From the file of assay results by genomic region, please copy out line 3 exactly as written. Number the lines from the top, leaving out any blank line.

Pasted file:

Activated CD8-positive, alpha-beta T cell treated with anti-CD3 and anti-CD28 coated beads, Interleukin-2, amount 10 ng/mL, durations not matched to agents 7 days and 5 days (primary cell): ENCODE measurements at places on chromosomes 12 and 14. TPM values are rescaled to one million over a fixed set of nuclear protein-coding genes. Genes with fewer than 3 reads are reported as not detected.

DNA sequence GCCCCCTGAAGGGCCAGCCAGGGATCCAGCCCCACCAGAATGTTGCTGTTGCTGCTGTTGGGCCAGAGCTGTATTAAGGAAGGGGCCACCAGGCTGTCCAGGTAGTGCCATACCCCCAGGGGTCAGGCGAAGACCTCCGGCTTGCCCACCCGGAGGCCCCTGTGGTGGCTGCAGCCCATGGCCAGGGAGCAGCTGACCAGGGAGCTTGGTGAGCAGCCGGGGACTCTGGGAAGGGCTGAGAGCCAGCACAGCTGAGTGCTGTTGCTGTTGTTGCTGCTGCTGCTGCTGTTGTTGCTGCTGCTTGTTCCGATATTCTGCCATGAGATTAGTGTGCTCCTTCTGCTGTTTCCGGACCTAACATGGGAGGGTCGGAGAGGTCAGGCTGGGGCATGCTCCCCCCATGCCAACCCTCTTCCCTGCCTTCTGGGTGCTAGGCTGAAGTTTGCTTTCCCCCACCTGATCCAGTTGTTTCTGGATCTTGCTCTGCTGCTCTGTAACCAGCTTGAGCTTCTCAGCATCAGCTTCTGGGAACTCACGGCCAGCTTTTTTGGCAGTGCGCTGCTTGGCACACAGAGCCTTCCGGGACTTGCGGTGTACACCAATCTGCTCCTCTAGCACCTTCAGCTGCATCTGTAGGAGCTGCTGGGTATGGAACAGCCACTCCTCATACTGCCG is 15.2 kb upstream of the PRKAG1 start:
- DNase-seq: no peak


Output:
- DNase-seq: no peak